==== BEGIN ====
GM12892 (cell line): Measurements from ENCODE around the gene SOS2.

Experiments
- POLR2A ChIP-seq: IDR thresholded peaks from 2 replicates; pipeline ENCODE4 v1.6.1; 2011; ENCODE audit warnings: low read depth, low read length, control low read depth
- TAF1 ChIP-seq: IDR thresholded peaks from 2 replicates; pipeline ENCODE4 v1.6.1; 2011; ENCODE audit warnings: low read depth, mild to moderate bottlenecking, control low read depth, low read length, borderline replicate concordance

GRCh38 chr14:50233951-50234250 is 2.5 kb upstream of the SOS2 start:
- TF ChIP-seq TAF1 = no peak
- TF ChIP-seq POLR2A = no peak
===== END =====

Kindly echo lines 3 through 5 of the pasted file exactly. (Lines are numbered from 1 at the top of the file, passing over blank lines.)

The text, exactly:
- POLR2A ChIP-seq: IDR thresholded peaks from 2 replicates; pipeline ENCODE4 v1.6.1; 2011; ENCODE audit warnings: low read depth, low read length, control low read depth
- TAF1 ChIP-seq: IDR thresholded peaks from 2 replicates; pipeline ENCODE4 v1.6.1; 2011; ENCODE audit warnings: low read depth, mild to moderate bottlenecking, control low read depth, low read length, borderline replicate concordance

GRCh38 chr14:50233951-50234250 is 2.5 kb upstream of the SOS2 start: